Mencap is urging the government to ensure everyone with a learning disability is prioritised for a coronavirus booster vaccine this autumn.
The call comes in response to a new report from The British Medical Journal, which warned that people with a learning disability are “extremely vulnerable” to COVID-19 and should be protected.
The research, led by academics from the London School of Hygiene and Tropical Medicine, assessed data on more than 14 million people, including 90,000 on the learning disability register.
It found that people with a learning disability with COVID-19 are five times more likely to be admitted to hospital and eight times more likely to die compared to the general population in England.
The current advice from the Joint Committee on Vaccination and Immunisation – to be finalised before September – is to offer a third COVID jab this autumn to adults aged 16 and over who are immunosuppressed or clinically extremely vulnerable; residents in care homes for older adults; all adults aged 70 and over; and frontline health and social care workers.
After these groups, the vaccine is expected to be offered to all adults aged 50 and over; adults aged 16-49 who are in a flu or COVID-19 at-risk group; and those living in the same house of people who are immunosuppressed.
Commenting on the report, Dan Scorer, head of Policy and Public Affairs at Mencap, said: “As we move into a new phase of the pandemic, it’s critical that the Government prioritises everyone with a learning disability for booster jabs in the autumn. Despite the shockingly high death rate of people with a learning disability from Covid-19, it’s not clear whether they will be prioritised. The Government and NHS must also raise awareness of the Learning Disability register and the benefits of being on it amongst people with a learning disability and their families, as being on the register has many benefits and entitles people to annual health checks, as well as the flu jab to help keep them safe and well.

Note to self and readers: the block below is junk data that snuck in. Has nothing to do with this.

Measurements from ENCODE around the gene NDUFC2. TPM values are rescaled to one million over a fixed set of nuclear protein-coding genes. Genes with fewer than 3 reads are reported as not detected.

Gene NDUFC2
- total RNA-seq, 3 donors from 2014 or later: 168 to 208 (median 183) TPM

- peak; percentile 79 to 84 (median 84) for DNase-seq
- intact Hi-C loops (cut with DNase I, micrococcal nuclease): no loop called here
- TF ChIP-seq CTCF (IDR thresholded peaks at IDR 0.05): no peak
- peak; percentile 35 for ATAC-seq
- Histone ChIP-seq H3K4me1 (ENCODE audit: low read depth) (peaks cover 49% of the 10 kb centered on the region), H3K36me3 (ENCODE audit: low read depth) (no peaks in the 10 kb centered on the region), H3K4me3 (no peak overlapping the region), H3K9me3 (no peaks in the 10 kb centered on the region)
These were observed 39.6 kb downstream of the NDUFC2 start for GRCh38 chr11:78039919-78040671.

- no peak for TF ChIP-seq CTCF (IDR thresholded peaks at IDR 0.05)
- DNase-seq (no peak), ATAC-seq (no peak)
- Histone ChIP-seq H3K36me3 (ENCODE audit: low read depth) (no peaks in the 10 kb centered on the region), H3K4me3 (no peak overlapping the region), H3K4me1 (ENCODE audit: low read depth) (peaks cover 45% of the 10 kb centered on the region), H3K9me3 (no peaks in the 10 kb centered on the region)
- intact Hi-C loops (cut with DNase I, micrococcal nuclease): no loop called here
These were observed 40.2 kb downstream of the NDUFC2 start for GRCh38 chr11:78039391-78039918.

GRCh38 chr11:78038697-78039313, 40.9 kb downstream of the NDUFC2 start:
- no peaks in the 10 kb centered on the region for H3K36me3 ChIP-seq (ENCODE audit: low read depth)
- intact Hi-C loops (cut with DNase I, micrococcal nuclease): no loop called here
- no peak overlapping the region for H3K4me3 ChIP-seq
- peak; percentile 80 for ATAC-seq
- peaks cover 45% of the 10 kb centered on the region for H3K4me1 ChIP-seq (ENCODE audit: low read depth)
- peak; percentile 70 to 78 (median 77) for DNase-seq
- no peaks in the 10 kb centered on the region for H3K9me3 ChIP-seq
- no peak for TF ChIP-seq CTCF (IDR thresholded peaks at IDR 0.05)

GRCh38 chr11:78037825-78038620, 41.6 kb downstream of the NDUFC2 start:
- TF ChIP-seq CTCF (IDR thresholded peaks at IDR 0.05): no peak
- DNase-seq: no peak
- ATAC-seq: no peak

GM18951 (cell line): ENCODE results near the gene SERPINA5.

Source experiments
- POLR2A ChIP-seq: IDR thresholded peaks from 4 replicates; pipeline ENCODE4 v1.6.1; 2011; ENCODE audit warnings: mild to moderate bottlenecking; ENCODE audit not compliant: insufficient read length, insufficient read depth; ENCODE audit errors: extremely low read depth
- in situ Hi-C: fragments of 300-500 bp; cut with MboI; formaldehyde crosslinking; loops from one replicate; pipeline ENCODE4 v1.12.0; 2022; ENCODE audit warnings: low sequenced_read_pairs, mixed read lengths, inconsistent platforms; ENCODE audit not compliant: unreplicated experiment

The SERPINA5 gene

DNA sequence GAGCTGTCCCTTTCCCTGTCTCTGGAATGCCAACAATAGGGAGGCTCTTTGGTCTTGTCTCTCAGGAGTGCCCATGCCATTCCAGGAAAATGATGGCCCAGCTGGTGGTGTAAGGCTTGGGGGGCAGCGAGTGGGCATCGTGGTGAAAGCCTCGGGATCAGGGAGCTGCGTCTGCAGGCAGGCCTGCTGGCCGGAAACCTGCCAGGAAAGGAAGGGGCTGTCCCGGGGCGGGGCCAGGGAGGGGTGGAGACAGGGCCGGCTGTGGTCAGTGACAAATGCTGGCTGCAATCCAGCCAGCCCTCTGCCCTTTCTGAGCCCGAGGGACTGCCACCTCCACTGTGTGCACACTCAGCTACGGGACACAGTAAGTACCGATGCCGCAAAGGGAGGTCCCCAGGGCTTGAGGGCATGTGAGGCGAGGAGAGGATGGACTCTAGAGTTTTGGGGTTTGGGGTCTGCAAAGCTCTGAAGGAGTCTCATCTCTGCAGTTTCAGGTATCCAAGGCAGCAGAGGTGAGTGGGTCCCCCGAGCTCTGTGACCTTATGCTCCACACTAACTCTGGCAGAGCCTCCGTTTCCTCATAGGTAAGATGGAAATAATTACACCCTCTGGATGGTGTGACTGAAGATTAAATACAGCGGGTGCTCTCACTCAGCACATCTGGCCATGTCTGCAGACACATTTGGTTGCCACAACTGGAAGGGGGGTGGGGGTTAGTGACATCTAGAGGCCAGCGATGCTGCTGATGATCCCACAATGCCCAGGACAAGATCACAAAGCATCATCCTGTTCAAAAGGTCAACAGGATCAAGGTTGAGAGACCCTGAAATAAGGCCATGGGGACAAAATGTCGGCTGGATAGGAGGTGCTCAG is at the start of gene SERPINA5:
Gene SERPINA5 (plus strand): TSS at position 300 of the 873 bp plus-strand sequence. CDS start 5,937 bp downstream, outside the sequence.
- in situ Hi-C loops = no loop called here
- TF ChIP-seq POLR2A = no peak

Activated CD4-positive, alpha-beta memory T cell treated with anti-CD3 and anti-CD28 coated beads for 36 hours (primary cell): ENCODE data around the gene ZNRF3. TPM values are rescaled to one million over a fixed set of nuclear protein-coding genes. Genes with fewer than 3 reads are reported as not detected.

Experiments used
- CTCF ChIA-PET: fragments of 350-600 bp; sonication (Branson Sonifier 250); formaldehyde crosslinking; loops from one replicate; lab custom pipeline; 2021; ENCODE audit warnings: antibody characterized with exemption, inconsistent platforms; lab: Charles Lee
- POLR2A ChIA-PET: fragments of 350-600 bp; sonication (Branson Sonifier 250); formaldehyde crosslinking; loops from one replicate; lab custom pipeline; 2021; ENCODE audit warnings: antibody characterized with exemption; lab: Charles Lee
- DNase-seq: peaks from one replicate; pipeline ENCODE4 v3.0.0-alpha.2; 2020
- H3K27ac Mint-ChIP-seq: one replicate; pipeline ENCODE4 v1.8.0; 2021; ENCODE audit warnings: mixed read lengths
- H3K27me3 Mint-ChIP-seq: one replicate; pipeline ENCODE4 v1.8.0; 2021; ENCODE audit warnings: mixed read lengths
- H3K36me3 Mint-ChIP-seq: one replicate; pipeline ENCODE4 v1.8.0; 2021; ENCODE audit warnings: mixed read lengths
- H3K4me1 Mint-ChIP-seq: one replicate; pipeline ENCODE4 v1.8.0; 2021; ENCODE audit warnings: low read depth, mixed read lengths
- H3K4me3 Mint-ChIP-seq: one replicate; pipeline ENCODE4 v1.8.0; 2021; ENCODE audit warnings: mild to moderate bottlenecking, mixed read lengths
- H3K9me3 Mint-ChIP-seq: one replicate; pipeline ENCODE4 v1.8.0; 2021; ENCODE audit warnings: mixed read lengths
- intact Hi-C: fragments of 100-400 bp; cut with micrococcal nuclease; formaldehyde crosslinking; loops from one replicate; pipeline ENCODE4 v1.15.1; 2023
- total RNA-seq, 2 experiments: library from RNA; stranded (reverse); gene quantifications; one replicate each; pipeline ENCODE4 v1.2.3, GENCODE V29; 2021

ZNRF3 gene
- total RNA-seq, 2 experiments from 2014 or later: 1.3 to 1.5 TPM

“We also urge the Joint Committee on Vaccination and Immunisation (JCVI) to include disabled young people in the vaccine programme, as is happening in other countries. This is particularly important for young people who are clinically extremely and who are extremely worried about the final stage of lockdown easing in just a few days time.”
The BMJ report highlighted “worrying attitudes and predudices” about the value of the lives of people with learning disabilities during the pandemic.
Use of Do Not Attempt Cardiopulmonary Resuscitation (DNACPR) orders for people with life threatening infections, for example, resulted in fear and outrage among the families of people with learning disabilities, friends, advocates, and those providing support, the report said.
Researchers noted how the Covid-19 vaccination programme also disadvantaged people with learning disabilities, prioritising people according to age rather than severity of comorbid disorders.
BBC presenter Jo Wiley for example, reported how she and her parents were offered vaccines before her sister, who had a severe learning disability.
Scorer added: “The BMJ’s findings provide further evidence of the shocking health inequalities faced by people with a learning disability during the pandemic. People with a learning disability have long been forgotten about and discriminated against, and never more so than in this crisis.”